Two scientists who discovered the roles of key immune cells have won one of the 2019 Lasker medical-research awards — prizes often dubbed the American Nobels.
Immunologists Jacques Miller, at the Walter and Eliza Hall Institute of Medical Research in Melbourne, Australia, and Max Cooper, at Emory University in Atlanta, Georgia, will split the US$250,000 prize for basic medical research.
The duo identified T and B cells, which are key components in the immune system’s ability to recognize specific pathogens and cancer cells. B cells produce antibodies — proteins that can recognize the molecular signatures of pathogens. T cells form a key defence against virus-infected cells and cancer cells.
Miller, working at the University of London in the late 1950s and 1960s, identified a population of immune cells that develop in the thymus gland of mice — called T lymphocytes or T cells. He showed that mice lacking a thymus — an organ that had no apparent function in adult animals — were prone to infection and did not reject skin grafts from other rodents.
Cooper built on Miller’s discovery while at the University of Minnesota in Minneapolis in the 1960s. He determined that cells produced in an organ found in birds — called the bursa of Fabricius — were responsible for antibody production, and that their development was distinct from that of T cells. Cooper and others later showed that humans and other mammals produce these B lymphocytes, or B cells, in their bone marrow.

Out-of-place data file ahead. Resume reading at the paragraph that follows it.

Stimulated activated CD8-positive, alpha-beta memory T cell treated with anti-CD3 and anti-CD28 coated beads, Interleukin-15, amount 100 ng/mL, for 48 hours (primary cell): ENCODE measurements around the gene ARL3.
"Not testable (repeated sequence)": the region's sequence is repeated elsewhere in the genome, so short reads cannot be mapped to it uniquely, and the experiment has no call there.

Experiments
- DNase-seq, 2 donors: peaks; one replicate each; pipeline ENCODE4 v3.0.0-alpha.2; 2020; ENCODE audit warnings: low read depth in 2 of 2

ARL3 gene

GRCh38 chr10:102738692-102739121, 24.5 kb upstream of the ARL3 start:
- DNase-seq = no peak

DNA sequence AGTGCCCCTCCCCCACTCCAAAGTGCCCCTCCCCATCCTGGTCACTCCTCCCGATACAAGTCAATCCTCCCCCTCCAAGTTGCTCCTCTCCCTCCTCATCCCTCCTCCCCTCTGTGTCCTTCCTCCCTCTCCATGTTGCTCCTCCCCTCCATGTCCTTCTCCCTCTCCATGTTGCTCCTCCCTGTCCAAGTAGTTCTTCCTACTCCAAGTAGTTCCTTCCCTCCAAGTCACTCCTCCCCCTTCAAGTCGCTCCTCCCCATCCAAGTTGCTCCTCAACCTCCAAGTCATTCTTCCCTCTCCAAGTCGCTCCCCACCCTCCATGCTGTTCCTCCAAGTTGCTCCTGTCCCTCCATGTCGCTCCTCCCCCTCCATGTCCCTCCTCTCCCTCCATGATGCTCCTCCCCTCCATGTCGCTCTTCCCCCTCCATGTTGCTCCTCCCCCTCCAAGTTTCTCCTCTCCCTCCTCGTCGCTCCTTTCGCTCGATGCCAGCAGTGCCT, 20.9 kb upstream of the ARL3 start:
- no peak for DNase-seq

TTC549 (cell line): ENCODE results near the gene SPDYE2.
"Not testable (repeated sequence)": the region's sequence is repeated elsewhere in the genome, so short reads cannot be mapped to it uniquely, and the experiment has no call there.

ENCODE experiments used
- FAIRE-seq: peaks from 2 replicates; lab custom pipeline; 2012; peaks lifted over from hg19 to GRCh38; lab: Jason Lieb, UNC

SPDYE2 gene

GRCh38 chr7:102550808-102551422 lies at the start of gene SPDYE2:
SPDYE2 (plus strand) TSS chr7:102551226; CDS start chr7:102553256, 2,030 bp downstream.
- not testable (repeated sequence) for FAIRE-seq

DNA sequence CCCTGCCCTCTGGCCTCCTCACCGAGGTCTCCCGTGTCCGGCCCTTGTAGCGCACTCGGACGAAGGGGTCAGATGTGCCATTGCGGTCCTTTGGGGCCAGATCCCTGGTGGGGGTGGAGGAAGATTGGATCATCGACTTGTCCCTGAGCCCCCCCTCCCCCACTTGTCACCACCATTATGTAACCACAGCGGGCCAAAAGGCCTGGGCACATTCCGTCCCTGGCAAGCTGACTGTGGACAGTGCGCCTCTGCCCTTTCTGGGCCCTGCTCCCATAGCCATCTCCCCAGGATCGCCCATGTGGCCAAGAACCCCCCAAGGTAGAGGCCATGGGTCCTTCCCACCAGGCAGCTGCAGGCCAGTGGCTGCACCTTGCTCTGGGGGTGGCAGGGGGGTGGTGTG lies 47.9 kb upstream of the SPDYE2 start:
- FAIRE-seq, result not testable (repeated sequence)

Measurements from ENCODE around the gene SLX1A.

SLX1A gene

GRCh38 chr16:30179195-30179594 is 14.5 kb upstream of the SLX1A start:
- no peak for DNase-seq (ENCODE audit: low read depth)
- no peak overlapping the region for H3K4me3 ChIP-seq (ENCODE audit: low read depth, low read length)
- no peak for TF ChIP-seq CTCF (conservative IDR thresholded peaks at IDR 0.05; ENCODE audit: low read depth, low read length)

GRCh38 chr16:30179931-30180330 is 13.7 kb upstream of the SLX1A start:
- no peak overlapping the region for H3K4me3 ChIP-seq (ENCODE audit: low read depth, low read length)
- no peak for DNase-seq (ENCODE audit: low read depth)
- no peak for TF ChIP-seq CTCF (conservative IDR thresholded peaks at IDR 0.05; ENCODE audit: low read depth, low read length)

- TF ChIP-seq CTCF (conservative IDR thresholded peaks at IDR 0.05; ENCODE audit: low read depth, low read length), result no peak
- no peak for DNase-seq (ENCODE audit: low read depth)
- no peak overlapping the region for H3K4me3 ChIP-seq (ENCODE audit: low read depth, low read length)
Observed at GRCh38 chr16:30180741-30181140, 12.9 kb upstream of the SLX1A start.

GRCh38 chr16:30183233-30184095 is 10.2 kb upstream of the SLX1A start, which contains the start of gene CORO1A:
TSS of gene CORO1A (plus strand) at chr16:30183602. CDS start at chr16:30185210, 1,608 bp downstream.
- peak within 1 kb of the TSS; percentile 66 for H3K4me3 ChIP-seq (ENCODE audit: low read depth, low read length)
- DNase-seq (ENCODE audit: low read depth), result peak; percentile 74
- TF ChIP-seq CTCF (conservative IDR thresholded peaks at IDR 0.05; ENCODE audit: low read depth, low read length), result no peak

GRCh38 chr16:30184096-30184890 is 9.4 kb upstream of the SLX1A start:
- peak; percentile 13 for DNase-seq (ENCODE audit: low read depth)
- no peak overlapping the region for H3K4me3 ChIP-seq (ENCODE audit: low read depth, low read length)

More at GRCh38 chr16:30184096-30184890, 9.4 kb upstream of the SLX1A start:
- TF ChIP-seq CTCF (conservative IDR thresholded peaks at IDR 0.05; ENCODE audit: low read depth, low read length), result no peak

Because antibodies have the ability to recognize — and block — almost any molecule, some antibody proteins have been successfully developed into medicines. Three scientists who helped to develop an antibody drug used to treat certain breast cancers are winners of this year’s Lasker-DeBakey Clinical Medical Research Award.
H. Michael Shepard and Axel Ullrich — then at the biotechnology firm Genentech in South San Francisco, California — worked with Dennis Slamon, an oncologist at the University of California, Los Angeles, to create the drug Herceptin (trastuzumab). It was the first ‘monoclonal’ antibody treatment developed to block a cancer-causing protein called HER2. Ullrich was one of several to independently identify the HER2 gene, and he and Shepard investigated its cancer-causing effects. Slamon, meanwhile, showed that some breast tumours had extra copies of the HER2 gene and overproduced its protein product. (Ullrich is now at the Max Planck Institute of Biochemistry in Martinsried, Germany, and Shepard at Biooncology Consultants in San Diego, California.)
A third prize, the 2019 Lasker-Bloomberg Public Service Award, was given to Gavi, the Vaccine Alliance. The non-governmental organization in Geneva, Switzerland, raises funds to pay for vaccines in low- and middle-income countries. The organization has helped to vaccinate 760 million children in 73 countries. Last month, it launched a $7.4-billion fundraising drive, with the aim of immunizing 300 million people by 2025.